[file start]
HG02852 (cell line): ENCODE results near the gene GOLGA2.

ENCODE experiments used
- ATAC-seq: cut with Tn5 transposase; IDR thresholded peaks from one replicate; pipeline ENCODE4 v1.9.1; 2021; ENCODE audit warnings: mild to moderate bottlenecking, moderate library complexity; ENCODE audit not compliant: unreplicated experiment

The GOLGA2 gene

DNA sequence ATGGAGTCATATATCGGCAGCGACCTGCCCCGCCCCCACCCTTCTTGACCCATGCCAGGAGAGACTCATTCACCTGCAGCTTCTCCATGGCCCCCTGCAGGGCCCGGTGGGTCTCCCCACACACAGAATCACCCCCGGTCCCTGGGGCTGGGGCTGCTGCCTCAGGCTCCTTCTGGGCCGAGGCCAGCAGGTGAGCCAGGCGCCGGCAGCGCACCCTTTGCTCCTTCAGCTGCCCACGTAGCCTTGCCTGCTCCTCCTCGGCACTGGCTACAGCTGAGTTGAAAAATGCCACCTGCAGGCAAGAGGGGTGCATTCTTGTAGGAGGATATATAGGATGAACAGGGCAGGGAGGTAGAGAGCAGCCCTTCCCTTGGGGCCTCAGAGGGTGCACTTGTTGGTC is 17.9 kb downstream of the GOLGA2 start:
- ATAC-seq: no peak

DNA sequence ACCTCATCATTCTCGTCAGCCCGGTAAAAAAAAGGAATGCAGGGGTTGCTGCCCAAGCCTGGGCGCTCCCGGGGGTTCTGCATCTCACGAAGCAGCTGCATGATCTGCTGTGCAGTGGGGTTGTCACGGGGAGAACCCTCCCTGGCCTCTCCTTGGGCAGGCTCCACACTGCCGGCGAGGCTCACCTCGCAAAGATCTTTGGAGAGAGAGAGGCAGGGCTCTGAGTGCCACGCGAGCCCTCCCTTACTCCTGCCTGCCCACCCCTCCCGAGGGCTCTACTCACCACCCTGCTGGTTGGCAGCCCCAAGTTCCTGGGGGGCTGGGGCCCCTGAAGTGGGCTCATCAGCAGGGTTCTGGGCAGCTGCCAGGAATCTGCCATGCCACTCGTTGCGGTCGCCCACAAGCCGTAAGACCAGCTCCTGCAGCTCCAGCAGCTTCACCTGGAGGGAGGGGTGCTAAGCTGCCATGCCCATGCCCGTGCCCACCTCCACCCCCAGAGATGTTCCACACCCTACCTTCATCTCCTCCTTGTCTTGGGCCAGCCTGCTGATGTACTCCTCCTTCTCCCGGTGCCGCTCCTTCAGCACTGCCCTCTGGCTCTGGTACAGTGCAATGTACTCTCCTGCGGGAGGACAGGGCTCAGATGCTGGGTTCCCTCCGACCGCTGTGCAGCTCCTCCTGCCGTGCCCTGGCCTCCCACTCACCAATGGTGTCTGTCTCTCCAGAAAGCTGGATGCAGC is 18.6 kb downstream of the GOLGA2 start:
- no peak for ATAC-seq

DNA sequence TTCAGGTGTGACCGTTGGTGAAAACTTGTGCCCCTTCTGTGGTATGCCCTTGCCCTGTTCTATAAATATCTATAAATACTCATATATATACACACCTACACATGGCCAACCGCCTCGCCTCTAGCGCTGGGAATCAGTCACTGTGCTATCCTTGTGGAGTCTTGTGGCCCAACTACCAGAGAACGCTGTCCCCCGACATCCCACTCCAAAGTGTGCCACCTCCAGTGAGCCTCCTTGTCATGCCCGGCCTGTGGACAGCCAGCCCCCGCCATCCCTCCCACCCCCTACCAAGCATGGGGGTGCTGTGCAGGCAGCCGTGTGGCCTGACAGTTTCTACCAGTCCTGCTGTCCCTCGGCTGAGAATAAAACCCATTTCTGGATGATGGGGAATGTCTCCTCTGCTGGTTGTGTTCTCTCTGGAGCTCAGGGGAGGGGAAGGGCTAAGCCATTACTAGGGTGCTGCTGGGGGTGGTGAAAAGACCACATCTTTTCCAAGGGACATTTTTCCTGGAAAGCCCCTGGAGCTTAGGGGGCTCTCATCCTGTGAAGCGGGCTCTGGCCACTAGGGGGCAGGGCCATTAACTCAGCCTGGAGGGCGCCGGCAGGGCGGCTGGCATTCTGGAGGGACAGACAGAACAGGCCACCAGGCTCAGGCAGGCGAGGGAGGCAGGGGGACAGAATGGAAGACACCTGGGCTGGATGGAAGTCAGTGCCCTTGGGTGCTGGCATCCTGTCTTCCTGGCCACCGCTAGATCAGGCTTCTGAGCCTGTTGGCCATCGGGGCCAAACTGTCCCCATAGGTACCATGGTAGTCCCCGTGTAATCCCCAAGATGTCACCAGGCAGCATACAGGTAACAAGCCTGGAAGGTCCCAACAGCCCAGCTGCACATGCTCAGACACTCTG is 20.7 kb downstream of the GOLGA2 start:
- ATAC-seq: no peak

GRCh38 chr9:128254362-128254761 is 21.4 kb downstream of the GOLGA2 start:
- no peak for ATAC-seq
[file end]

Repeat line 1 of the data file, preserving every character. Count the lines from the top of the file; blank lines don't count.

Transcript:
HG02852 (cell line): ENCODE results near the gene GOLGA2.